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Publication Detail
Red deer bone and antler collagen are not isotopically equivalent in carbon and nitrogen.
  • Publication Type:
    Journal article
  • Publication Sub Type:
    Article
  • Authors:
    Stevens RE, O'Connell TC
  • Publication date:
    08/08/2016
  • Pagination:
    1969, 1984
  • Journal:
    Rapid communications in mass spectrometry : RCM
  • Volume:
    30
  • Issue:
    17
  • Medium:
    Print
  • Print ISSN:
    0951-4198
  • Language:
    eng
  • Addresses:
    McDonald Institute for Archaeological Research, University of Cambridge, Downing Street, Cambridge, CB2 3ER, UK.
Abstract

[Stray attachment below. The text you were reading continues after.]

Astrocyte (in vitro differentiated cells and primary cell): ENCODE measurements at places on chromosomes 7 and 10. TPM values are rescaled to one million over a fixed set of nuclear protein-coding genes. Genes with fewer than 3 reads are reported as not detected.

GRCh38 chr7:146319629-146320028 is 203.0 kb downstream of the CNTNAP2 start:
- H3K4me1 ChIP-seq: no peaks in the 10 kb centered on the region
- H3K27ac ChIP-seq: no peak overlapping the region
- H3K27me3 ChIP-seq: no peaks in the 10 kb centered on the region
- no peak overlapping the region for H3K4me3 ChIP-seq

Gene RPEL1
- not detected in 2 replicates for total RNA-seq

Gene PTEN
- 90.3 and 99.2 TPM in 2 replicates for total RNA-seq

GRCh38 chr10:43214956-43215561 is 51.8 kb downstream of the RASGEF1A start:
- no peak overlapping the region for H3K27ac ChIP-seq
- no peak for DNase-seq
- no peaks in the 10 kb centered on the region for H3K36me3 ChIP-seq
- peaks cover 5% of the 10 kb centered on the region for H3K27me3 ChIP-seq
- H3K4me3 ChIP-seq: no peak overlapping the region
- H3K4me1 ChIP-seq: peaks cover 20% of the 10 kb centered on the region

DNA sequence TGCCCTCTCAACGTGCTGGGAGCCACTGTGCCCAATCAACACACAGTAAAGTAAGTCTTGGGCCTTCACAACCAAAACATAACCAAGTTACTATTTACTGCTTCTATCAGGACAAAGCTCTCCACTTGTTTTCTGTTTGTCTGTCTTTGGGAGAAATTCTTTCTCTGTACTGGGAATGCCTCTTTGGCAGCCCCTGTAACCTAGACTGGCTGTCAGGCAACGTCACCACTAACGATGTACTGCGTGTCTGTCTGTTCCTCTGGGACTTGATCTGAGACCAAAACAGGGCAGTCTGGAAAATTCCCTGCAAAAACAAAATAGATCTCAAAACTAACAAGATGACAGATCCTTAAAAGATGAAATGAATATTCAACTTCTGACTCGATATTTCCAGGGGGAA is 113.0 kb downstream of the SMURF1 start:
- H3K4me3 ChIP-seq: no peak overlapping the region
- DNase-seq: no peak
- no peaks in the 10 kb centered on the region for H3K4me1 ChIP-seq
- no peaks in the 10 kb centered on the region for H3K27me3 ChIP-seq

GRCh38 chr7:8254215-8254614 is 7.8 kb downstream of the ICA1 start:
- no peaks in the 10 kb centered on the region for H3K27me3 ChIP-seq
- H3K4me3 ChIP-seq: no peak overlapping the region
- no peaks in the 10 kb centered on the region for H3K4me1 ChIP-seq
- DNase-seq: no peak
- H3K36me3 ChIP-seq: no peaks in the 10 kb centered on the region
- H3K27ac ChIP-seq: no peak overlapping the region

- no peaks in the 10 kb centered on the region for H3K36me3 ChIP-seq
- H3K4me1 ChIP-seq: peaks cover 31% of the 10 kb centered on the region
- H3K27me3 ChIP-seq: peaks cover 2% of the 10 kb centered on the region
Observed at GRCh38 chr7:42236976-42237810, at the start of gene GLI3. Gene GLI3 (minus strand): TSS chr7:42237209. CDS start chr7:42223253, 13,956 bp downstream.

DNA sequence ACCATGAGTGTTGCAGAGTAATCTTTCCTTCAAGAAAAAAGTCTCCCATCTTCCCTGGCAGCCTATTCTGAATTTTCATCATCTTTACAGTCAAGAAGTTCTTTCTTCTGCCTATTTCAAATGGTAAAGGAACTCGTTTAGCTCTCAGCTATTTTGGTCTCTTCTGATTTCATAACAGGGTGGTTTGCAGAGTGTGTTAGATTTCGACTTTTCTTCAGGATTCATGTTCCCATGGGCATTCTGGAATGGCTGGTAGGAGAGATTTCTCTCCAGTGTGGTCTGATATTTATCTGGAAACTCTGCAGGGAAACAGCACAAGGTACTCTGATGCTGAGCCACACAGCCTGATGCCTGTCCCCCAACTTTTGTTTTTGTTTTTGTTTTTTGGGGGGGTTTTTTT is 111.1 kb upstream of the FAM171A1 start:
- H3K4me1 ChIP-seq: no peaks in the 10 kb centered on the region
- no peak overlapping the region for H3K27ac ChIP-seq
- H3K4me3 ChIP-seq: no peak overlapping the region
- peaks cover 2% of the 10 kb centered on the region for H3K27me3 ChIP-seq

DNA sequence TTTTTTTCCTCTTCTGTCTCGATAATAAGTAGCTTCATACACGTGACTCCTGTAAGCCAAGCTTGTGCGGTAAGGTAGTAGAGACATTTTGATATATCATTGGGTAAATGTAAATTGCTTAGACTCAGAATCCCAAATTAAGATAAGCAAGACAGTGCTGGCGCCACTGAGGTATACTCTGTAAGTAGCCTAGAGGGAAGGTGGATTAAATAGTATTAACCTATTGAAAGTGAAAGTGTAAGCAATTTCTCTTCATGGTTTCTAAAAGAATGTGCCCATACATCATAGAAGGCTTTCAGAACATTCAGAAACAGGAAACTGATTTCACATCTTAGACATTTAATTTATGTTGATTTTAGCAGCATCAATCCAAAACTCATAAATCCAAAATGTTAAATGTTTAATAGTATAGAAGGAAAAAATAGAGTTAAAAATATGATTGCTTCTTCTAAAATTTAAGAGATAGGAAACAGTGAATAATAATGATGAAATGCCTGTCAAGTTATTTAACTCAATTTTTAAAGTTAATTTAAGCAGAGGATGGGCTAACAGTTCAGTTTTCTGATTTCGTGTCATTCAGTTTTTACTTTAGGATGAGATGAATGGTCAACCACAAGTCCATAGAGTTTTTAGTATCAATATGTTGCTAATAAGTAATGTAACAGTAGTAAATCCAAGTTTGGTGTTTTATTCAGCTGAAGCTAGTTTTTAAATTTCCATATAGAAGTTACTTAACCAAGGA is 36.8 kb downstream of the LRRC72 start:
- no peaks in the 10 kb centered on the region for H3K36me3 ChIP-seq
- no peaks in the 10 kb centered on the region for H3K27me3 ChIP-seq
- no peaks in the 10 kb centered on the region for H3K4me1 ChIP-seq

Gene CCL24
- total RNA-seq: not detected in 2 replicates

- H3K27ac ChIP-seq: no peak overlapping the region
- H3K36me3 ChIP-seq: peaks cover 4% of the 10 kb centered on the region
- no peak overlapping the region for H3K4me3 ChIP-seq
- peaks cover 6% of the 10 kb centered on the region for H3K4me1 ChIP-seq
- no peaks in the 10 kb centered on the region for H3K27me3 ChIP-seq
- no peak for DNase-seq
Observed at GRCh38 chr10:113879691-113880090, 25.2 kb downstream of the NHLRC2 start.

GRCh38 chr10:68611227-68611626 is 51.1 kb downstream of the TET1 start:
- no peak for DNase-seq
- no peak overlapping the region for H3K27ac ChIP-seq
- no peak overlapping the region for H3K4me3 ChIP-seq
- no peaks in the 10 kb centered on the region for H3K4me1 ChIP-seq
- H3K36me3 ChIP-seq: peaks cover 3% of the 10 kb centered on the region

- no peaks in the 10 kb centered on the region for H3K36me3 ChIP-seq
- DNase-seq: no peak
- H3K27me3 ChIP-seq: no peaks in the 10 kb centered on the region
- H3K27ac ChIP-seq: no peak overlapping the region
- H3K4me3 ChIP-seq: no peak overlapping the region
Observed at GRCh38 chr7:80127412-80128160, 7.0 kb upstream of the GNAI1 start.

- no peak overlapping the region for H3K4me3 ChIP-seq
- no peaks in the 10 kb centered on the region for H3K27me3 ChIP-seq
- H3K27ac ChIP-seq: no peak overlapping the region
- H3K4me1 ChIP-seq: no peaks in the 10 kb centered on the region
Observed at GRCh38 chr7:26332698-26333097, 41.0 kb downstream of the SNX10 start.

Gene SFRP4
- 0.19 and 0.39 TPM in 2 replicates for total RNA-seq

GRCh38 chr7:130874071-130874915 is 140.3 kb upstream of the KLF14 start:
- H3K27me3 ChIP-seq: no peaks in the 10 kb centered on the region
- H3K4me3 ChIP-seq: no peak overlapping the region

Bone and antler collagen δ(13) C and δ(15) N values are often assumed to be equivalent when measured in palaeodietary, palaeoclimate and palaeocological studies. Although compositionally similar, bone grows slowly and is remodelled whereas antler growth is rapid and remodelling does not occur. These different patterns of growth could result in isotopic difference within antler and between the two tissue types. Here we test whether red deer (Cervus elaphus) bone and antler δ(13) C and δ(15) N values are equivalent, and whether intra-antler isotopic values are uniform.Bone and antler were isotopically analysed from six stags that lived in a temperate maritime climate on the Isle of Rum, Scotland. Multiple antlers from different years were sampled per individual, together with a single bone sample per individual. Up to 12 samples were taken along the length of each antler (total of 25 antlers, 259 samples) so that a chronological record of the isotopic composition during antler growth could be obtained. Collagen was extracted and its δ(13) C and δ(15) N values were measured by continuous-flow isotope ratio mass spectrometry.Intra-antler collagen isotope signatures vary, and show that not all antlers from an individual or a growth year are equivalent in carbon and nitrogen isotopic ratios. δ(15) N values typically increase with distance along antler length, but no overall trend is observed in δ(13) C values. An isotopic offset is visible between bone and antler, with bone δ(13) C and δ(15) N values being higher in most cases.Bone and antler collagen δ(13) C and δ(15) N values are not isotopically equivalent and are therefore not directly comparable in palaeodietary, palaeoclimate and palaeocological studies. Bone and antler collagen isotopic differences probably relate to differential metabolic processes during the formation of the two tissues. Intra- and inter-antler isotopic variations probably reflect the isotopic composition of an individual's diet rather than physiological parameters, and may have the potential to provide high-resolution individual-specific information in modern and ancient cervid populations. Copyright © 2016 John Wiley & Sons, Ltd.
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